Louise Arbour, the former chief prosecutor for the International Criminal Tribunals for the former Yugoslavia and for Rwanda and, since July 2004, UN High Commissioner for Human Rights, writes today in the International Herald Tribune on torture.
Her argument is not that of an activist, a polemicist, or even a lawyer. Instead, Ms. Arbour writes--simply, dispassionately, and authoritatively--as an expert on international human rights with a single point to make: "The right to be free from torture and cruel, inhuman or degrading treatment . . . may not be subject to any limitation, anywhere, under any condition." The right not to be tortured is, to use the term favored by human rights lawyers, non-derogable.
While Ms. Arbour does not cite the 1984 Convention Against Torture and Other Cruel, Inhuman, or Degrading Treatment or Punishment in support of her position, Article 2 (2) looms large. It states, "No exceptional circumstances whatsoever, whether a state of war or a threat of war, internal political instability or any other public emergency, may be invoked as a justification of torture."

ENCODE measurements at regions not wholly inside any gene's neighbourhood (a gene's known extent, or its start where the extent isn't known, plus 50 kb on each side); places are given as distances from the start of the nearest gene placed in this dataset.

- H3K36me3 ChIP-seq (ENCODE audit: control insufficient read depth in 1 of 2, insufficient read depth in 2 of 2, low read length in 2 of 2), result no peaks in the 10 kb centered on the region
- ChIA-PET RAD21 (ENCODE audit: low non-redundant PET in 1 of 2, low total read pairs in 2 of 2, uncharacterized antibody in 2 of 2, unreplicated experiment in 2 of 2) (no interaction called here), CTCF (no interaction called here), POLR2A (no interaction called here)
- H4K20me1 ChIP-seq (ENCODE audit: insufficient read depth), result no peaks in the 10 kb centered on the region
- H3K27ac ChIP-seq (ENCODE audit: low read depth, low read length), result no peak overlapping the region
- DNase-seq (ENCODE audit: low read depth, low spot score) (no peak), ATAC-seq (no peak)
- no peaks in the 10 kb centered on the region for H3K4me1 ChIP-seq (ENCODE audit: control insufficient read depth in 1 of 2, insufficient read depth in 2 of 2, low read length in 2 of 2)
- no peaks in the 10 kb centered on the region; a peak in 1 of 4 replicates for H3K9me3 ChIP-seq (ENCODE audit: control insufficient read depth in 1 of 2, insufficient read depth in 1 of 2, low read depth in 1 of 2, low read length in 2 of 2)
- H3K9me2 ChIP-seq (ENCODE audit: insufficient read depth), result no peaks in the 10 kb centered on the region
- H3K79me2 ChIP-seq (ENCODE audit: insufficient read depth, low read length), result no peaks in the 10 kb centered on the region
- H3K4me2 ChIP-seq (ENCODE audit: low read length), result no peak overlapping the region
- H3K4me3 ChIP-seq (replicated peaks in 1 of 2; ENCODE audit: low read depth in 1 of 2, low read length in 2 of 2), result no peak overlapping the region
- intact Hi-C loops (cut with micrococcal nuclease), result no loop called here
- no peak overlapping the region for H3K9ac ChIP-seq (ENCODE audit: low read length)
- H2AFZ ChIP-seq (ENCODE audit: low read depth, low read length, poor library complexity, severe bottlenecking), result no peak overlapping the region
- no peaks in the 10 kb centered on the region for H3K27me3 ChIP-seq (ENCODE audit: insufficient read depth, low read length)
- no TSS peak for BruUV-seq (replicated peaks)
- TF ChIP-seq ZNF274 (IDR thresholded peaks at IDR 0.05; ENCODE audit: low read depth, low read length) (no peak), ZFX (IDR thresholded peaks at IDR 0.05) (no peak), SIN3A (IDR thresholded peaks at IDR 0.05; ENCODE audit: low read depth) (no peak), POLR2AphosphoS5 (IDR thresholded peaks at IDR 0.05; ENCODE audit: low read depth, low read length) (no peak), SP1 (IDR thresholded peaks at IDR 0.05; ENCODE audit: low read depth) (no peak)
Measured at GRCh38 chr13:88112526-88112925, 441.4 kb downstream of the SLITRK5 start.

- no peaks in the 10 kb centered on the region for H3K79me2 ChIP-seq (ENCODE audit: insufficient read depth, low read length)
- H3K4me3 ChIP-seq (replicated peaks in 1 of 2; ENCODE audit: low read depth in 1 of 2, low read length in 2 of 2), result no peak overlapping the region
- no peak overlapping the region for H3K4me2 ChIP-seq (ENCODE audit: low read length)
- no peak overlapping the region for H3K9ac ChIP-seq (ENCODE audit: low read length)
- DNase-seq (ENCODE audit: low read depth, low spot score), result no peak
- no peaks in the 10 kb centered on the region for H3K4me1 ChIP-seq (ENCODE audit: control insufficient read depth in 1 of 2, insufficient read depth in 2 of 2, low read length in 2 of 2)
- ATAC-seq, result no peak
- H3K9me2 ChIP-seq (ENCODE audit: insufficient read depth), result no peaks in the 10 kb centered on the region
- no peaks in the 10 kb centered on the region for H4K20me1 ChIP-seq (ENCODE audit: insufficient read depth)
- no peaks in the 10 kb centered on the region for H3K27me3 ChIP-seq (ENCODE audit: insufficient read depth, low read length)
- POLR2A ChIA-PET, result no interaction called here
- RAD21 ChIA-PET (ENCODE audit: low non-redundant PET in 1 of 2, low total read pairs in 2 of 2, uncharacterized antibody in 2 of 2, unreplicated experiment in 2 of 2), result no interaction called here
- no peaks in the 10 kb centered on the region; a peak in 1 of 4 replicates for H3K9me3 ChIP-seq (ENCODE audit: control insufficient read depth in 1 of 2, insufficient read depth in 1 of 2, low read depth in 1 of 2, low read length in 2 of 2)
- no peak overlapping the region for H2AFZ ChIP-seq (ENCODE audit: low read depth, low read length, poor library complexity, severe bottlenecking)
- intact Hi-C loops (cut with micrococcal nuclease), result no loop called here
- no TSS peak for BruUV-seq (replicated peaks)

Ms. Arbour concludes with an admonition:
On Human Rights Day, I call on all governments to reaffirm their commitment to the total prohibition of torture by:
Condemning torture and cruel, inhuman or degrading treatment and prohibiting it in national law;
Abiding by the principle of non-refoulement and refraining from returning persons to countries where they may face torture;
Ensuring access to prisoners and abolishing secret detention;
Prosecuting those responsible for torture and ill-treatment;
Prohibiting the use of statements extracted under torture and cruel, inhuman or degrading treatment, whether the interrogation has taken place at home or abroad;
Ratifying the Convention against Torture and its Optional Protocol, as well as other international treaties banning torture.
"He who has ears to hear . . ."